The first sentence of Jeff Jarvis' post about the BBC's deal with YouTube
reminded me of something:
The embargo just came off a BBC announcement that they’re putting video on YouTube to reach more audience, worldwide.
It reminded me that I hate reading about "embargos coming off." What's the point of that sentence?
In my opinion, it makes bloggers look foolish. They've exchanged access for a one-sided view of a story and have posted without further analysis.
The second sentence is quite possibly worse than the first:
“YouTube is a key gateway through which to engage new audiences in the UK and abroad,” BBC Director-General Mark Thompson said in the release.
Jeff, you've regurgitated a press release!
The third sentence is another quote from the press release:
“It’s essential that the BBC embraces new ways of reaching wider audiences with non-exclusive partnerships such as these.”
Followed by Jarvis' analysis:
Smart, those Brits.
What a disappointment. Jarvis is capable of real analysis, which is why I subscribe to BuzzMachine.com
. Regurgitating press releases is lazy and a poor use of Jarvis' brain and his reader's time.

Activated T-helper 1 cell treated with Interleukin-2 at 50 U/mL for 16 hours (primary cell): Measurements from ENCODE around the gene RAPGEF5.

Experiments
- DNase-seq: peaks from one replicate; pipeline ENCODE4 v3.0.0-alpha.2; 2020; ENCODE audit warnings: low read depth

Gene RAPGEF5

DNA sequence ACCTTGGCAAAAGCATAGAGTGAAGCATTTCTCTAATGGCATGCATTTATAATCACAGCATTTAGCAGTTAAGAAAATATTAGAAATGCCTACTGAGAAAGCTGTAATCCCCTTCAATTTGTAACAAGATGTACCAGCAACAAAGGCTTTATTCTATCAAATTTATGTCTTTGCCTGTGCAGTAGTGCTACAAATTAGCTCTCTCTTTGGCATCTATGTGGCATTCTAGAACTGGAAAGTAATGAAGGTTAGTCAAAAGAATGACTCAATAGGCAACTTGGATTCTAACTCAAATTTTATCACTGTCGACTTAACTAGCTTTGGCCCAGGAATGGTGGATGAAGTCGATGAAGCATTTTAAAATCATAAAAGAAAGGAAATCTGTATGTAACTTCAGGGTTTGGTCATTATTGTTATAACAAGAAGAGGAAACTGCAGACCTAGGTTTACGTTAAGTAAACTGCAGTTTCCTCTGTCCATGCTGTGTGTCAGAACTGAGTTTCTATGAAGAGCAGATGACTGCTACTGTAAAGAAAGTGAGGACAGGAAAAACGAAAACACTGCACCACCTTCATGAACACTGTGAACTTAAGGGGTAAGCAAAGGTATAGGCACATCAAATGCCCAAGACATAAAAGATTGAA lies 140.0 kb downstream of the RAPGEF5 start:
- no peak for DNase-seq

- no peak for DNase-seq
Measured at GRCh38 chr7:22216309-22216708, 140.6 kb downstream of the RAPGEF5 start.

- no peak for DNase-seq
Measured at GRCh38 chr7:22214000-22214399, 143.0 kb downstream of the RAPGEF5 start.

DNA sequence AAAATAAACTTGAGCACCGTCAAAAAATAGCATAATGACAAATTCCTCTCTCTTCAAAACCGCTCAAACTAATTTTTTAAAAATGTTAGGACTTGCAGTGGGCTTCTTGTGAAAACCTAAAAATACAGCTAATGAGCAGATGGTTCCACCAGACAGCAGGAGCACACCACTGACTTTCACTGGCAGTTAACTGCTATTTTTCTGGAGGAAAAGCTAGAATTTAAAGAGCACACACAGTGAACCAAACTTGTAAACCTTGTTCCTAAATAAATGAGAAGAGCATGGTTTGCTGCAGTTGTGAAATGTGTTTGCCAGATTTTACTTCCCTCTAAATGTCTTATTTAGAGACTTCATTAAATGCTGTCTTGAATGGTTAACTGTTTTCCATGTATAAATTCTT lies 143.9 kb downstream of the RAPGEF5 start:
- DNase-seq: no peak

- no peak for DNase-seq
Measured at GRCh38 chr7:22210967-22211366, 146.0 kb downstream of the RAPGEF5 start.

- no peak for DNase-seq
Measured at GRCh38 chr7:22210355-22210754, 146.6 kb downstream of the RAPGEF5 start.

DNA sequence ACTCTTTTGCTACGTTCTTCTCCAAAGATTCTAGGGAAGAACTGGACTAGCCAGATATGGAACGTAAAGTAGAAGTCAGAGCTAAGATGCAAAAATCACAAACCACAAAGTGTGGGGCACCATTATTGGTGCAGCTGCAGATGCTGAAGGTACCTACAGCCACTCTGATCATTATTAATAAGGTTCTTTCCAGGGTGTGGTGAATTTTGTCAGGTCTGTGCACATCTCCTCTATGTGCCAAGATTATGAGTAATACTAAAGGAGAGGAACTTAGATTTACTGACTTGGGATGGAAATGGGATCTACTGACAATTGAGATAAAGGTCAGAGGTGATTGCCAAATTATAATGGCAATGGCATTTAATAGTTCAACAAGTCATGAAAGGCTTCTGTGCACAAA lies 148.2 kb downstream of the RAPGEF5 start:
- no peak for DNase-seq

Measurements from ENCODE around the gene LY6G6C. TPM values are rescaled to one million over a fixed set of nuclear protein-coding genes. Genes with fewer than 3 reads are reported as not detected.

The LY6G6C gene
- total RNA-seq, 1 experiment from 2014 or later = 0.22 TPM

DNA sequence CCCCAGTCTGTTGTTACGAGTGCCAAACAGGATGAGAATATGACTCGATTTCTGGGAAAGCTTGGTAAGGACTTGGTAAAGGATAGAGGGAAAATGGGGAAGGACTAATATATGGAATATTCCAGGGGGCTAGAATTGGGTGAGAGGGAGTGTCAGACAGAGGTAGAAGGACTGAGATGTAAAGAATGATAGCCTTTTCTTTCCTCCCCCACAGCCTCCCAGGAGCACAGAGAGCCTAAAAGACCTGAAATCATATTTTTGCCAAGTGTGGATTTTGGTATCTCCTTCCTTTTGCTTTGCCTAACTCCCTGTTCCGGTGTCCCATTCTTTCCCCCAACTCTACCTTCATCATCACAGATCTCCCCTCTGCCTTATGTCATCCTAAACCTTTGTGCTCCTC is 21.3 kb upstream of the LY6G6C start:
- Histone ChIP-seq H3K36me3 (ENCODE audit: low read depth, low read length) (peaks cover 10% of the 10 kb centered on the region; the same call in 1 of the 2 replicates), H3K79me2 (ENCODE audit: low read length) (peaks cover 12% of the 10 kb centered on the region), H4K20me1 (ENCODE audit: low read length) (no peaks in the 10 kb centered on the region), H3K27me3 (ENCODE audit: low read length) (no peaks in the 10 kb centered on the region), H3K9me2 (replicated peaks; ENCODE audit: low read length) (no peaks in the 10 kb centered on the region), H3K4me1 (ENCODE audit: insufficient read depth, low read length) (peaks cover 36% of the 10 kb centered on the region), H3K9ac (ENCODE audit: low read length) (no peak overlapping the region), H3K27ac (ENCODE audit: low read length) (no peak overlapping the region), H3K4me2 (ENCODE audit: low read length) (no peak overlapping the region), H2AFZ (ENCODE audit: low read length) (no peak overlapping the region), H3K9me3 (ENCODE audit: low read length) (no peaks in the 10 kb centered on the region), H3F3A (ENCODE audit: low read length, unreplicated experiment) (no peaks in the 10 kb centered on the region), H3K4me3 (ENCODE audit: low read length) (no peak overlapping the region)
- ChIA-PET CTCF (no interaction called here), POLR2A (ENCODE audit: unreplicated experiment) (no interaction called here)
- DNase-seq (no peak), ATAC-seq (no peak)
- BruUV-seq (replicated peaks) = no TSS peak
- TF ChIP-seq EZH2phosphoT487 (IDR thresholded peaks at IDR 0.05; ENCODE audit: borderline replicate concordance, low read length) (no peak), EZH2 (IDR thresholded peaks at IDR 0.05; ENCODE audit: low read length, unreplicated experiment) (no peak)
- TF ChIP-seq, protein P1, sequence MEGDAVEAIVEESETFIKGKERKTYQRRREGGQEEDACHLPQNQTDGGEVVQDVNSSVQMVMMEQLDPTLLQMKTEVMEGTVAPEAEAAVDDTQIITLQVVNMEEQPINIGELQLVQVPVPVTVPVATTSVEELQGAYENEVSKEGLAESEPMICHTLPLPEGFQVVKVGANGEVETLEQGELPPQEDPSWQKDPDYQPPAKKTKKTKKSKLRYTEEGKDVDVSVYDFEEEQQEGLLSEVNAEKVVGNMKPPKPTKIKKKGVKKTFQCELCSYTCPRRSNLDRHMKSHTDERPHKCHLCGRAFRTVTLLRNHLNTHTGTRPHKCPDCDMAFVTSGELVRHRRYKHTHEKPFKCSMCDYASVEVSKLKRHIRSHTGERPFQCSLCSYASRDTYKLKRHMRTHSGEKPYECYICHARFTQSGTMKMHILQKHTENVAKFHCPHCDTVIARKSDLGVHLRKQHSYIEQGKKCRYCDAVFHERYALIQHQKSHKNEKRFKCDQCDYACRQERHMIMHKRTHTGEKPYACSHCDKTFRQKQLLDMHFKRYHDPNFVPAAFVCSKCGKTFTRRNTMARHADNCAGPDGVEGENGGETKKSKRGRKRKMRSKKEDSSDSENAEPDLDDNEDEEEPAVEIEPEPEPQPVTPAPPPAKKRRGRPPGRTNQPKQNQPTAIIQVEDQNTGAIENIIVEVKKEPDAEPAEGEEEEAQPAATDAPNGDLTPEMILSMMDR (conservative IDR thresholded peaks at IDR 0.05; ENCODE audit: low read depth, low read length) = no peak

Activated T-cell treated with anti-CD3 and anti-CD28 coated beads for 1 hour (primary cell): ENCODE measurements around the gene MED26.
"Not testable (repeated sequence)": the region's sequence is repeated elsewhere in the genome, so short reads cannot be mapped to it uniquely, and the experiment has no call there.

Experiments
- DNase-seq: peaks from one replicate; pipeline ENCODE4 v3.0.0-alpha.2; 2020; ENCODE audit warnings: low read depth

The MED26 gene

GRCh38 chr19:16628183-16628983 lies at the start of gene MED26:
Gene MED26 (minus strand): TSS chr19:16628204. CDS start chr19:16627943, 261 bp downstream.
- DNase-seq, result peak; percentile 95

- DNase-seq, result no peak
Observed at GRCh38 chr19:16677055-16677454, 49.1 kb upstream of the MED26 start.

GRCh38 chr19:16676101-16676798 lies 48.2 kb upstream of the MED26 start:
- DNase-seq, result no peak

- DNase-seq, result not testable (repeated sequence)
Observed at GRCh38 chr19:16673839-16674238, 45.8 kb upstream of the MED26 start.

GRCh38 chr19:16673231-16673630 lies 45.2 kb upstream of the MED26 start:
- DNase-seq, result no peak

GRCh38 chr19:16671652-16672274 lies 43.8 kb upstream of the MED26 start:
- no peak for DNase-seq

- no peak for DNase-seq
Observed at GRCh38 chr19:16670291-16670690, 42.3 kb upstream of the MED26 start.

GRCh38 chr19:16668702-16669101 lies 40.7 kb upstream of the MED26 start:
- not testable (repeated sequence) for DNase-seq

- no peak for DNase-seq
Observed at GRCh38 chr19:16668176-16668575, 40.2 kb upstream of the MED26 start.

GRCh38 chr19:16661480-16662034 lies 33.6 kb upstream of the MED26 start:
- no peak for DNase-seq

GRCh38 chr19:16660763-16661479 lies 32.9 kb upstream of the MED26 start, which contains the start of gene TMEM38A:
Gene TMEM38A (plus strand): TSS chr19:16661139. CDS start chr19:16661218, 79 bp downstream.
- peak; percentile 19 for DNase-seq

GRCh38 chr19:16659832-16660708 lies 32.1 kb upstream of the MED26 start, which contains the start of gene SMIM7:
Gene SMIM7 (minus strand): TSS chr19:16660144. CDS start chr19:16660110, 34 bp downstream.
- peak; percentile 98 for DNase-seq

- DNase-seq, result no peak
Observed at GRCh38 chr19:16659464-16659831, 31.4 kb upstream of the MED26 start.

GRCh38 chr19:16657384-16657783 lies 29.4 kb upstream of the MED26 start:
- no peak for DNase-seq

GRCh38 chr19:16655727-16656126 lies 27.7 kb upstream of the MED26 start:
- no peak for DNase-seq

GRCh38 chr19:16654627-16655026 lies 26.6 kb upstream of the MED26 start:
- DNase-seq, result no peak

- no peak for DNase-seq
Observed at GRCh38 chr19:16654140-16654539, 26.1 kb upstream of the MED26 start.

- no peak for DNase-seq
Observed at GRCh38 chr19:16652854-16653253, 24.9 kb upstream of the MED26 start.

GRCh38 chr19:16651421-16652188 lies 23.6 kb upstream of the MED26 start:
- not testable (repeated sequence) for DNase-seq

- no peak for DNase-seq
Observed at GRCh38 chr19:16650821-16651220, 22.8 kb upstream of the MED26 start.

I don't subscribe to blogs to read press releases.
I don't subscribe to blogs to read about a blogger's access to embargoed information.
I subscribe to blogs to read blogger's own opinions and analysis.
It's quite possible that access to news under embargo destroys the objectivity of bloggers (and journalists in general). Could someone point me to a blog post that says something like, "the embargo just came off _______, and boy, was my early look at this product/service/company a disappointment." It doesn't happen, with the possible exception of news out of Microsoft.
Jeff, tell me something I don't already know. Give me your perspective on the news you've apparently had time to digest. That's the point.
End of rant.